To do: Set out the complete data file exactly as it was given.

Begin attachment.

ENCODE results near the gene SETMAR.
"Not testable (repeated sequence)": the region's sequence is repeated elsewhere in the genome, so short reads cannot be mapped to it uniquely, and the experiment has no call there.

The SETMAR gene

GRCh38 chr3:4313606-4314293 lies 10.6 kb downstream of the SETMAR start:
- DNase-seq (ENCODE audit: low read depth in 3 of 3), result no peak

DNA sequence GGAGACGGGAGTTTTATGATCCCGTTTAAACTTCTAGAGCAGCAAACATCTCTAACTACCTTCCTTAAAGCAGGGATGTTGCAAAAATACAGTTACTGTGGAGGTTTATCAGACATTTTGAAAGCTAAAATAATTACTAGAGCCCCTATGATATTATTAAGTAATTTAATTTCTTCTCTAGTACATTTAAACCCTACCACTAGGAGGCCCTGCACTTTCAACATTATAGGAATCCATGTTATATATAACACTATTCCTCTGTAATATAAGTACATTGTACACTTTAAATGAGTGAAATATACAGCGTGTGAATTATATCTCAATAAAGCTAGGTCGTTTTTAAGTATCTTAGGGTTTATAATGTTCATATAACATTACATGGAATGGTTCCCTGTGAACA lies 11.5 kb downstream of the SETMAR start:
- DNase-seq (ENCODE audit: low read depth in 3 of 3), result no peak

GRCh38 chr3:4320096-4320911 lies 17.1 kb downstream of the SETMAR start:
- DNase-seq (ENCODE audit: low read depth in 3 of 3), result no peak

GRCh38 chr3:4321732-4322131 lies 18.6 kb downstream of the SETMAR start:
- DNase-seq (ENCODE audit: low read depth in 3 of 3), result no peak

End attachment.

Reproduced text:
ENCODE results near the gene SETMAR.
"Not testable (repeated sequence)": the region's sequence is repeated elsewhere in the genome, so short reads cannot be mapped to it uniquely, and the experiment has no call there.

The SETMAR gene

GRCh38 chr3:4313606-4314293 lies 10.6 kb downstream of the SETMAR start:
- DNase-seq (ENCODE audit: low read depth in 3 of 3), result no peak

DNA sequence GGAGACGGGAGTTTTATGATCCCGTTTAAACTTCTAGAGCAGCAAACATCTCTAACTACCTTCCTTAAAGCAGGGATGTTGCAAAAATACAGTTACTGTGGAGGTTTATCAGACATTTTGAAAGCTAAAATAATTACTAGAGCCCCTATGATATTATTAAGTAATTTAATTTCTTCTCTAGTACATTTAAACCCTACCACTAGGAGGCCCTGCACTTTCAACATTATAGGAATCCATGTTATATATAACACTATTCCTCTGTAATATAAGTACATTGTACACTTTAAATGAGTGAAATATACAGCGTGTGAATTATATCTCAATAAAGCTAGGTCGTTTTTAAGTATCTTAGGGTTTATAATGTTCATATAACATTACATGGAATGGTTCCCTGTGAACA lies 11.5 kb downstream of the SETMAR start:
- DNase-seq (ENCODE audit: low read depth in 3 of 3), result no peak

GRCh38 chr3:4320096-4320911 lies 17.1 kb downstream of the SETMAR start:
- DNase-seq (ENCODE audit: low read depth in 3 of 3), result no peak

GRCh38 chr3:4321732-4322131 lies 18.6 kb downstream of the SETMAR start:
- DNase-seq (ENCODE audit: low read depth in 3 of 3), result no peak